There’s a large rural component. Although “the spread of far-right groups over the last decade has not been limited to rural areas alone,” writes Osha Gray Davidson, “the social and economic unraveling of rural communities—especially in the midwest—has provided far-right groups with new audiences for their messages of hate. Some of these groups have enjoyed considerable success in their rural campaign.” For many farmers facing foreclosures, the Far Right promises to help them save their land have been appealing, offering farmers various schemes and legal maneuvers to help prevent foreclosures, blaming the farmers’ troubles on Jewish bankers and the one-world government. “As rural communities started to collapse,” Davidson writes, the Far Right “could be seen at farm auctions comforting families . . . confirming what rural people knew to be true: that their livelihoods, their families, their communities—their very lives—were falling apart.” In stark contrast to the government indifference encountered by rural Americans, a range of Far Right groups, most recently the militias, have seemingly provided support, community, and answers.

Neo-Nazis in North Dakota|A racist mob of two – The Economist Dec 21st 2013

Hardly anyone shares Craig Cobb’s dream of a white Christmas

CRAIG COBB’s plan was simple. He would quietly buy cheap land in the tiny town of Leith, North Dakota (population 19; Main Avenue, a gravel track through bare fields). Then he would invite other white supremacists to join him there. With enough like-minded citizens he would take over the town, creating an all-white enclave called “Cobbsville”. He would also rename part of his property the “Adolph [sic] Hitler Pvt. Park of Leith”.

It was not to be. Mr Cobb (pictured) was arrested on November 16th, along with Kynan Dutton, a 29-year-old supporter with a Hitler moustache, and jailed pending trial on charges of terrorising local residents. The pair were stopped while patrolling the town with shotguns, shouting obscenities. Before that, they had been painting signs on walls and flying swastika flags.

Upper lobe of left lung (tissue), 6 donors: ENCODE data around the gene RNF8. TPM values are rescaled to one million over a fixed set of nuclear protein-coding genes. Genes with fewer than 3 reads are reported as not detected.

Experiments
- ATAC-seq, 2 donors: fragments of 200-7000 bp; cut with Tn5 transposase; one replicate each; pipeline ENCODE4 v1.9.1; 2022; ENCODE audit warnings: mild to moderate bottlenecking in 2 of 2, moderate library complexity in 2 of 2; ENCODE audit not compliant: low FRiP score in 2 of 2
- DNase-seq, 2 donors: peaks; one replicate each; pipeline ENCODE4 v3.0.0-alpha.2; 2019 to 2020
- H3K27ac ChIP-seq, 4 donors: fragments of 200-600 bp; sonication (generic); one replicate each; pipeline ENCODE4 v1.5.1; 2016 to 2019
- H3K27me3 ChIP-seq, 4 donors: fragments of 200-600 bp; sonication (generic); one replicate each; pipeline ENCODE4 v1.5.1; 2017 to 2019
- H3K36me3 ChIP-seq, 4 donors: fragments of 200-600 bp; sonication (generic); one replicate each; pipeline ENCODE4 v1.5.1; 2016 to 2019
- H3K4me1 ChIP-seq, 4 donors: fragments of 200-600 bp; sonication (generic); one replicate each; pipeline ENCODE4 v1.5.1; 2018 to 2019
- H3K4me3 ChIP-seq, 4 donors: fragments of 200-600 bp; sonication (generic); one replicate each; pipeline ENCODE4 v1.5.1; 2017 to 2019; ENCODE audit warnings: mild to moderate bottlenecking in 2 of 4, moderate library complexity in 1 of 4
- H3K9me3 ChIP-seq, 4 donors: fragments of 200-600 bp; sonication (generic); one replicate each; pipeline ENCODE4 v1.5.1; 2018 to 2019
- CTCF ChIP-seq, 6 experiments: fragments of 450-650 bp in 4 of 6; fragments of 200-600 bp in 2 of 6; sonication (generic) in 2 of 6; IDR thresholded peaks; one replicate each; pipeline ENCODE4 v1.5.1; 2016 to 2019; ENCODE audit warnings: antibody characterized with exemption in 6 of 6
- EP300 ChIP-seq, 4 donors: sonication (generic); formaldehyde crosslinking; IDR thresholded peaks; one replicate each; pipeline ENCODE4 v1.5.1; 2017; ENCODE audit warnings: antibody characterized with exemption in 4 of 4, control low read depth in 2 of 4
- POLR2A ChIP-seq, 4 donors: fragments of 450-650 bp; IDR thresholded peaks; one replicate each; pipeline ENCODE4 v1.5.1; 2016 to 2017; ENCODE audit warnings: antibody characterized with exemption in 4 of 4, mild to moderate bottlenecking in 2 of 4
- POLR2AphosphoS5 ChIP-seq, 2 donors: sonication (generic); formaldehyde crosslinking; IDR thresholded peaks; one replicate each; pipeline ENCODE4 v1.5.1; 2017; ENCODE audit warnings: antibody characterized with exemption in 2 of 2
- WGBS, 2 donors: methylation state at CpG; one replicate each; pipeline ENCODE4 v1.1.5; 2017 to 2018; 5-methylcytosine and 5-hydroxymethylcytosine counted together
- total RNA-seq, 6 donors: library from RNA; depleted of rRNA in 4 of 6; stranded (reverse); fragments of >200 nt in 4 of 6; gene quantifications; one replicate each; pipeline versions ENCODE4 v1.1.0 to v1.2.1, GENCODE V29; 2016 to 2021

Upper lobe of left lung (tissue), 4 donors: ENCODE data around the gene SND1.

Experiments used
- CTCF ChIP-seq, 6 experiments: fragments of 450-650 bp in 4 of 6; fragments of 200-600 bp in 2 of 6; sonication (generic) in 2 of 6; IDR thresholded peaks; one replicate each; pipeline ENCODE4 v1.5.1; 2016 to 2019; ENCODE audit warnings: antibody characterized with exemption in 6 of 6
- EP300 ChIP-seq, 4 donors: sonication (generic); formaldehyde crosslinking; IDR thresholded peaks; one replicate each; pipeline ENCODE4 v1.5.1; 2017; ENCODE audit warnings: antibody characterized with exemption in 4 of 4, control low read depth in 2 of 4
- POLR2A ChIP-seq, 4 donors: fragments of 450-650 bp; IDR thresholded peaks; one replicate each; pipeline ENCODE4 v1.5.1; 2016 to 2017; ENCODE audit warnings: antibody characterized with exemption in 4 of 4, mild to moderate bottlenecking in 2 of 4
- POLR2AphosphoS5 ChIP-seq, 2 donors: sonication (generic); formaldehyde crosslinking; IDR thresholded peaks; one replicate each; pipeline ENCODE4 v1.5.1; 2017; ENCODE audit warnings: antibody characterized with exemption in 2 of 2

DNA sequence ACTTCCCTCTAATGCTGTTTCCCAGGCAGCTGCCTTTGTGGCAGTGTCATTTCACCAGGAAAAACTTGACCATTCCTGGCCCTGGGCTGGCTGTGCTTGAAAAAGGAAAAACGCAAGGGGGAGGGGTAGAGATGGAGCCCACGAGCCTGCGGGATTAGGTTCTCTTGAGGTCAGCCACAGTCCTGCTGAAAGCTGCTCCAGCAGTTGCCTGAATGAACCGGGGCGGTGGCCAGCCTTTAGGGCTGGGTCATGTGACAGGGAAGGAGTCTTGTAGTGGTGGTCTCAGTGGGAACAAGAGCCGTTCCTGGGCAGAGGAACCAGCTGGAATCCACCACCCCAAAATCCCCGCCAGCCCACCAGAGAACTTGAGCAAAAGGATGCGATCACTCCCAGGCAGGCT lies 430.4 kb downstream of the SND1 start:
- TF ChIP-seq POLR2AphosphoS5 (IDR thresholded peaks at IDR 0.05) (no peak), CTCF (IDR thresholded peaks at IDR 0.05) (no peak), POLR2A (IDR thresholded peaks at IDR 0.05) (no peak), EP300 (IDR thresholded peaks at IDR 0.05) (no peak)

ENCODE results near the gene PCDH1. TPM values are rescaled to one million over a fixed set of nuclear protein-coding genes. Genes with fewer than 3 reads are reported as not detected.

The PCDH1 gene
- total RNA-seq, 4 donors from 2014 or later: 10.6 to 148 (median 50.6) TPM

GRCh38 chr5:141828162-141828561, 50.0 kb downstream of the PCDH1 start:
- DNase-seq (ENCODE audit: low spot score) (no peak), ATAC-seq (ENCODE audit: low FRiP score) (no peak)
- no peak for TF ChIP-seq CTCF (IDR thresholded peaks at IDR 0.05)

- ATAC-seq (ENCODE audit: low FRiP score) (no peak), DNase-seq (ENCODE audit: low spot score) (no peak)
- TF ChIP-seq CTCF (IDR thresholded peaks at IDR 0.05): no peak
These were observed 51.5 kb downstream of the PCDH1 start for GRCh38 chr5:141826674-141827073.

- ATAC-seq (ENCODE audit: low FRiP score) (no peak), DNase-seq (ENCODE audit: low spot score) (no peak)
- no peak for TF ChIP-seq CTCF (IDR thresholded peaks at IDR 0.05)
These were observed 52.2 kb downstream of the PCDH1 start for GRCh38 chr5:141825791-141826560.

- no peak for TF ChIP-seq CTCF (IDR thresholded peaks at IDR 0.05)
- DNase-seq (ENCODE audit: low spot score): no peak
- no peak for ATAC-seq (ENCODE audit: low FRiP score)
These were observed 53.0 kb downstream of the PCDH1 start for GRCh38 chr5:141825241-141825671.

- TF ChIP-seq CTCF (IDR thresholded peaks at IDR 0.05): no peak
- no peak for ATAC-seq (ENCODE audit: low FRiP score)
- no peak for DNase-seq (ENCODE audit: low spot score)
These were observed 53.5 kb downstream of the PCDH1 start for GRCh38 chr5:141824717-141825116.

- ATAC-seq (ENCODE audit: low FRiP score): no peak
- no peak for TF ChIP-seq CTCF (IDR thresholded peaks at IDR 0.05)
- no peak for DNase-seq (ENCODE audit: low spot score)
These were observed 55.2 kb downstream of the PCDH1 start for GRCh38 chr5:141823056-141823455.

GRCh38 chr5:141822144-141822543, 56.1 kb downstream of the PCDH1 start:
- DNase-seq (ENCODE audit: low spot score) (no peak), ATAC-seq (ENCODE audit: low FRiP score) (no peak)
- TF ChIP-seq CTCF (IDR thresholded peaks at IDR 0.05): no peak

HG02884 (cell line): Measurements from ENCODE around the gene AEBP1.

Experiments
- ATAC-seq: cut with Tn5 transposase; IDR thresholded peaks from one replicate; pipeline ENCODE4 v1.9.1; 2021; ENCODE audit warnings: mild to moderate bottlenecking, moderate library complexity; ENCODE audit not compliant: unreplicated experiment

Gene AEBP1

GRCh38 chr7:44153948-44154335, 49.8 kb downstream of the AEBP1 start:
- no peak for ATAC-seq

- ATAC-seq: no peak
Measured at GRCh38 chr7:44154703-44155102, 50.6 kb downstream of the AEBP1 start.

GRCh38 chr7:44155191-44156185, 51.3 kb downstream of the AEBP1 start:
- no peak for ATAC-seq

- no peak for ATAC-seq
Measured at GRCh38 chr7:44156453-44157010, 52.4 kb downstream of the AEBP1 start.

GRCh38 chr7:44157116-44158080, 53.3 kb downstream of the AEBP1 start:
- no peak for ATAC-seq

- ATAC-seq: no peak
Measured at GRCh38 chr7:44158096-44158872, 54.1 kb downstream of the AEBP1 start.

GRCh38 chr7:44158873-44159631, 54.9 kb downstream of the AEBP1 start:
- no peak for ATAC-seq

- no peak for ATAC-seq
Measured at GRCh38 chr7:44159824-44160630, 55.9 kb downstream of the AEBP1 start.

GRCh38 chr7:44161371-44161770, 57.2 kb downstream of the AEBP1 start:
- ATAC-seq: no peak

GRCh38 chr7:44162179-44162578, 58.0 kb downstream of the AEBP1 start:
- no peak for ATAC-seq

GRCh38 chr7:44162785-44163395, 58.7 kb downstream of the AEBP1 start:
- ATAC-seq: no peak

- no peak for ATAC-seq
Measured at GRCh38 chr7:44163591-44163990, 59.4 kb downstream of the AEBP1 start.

Mr Cobb’s story reflects well on the tolerant land he despises. He bought around a dozen plots of land in Leith, marking them with swastikas in trees. But his plan to build a racially pure enclave flopped, since practically no one in America supports his ideas. He only needed a handful to answer his call, but they didn’t.

As news leaked out from chat rooms, Mr Cobb became, in his own words, “one of the most famous racists in the world”. He even appeared on a popular talk show, where Trisha Goddard, a black British television personality, told him that his DNA analysis showed he was 14% sub-Saharan African. (His reaction: “Well, if I did have any nigger we don’t want any more of it.”)

The people of Leith, including its one black resident, rallied. Meetings were held, ordinances passed, a legal-defence fund set up, and the town’s website spread news about the crisis. In October Mr Cobb was removed from a council meeting for making profane and racist remarks. A local sheriff described him as “pretty drunk”.

Mr Cobb has now filed a complaint against the state’s attorney-general for making remarks intended to prevent him from practising his “religion” of “racial awareness”. He has offered to forget his complaint, and leave North Dakota, if the charges against him are dropped. This seems unlikely to happen. Mr Cobb’s preliminary hearing is scheduled for January. Until then, he will have to dream of a white Christmas behind bars.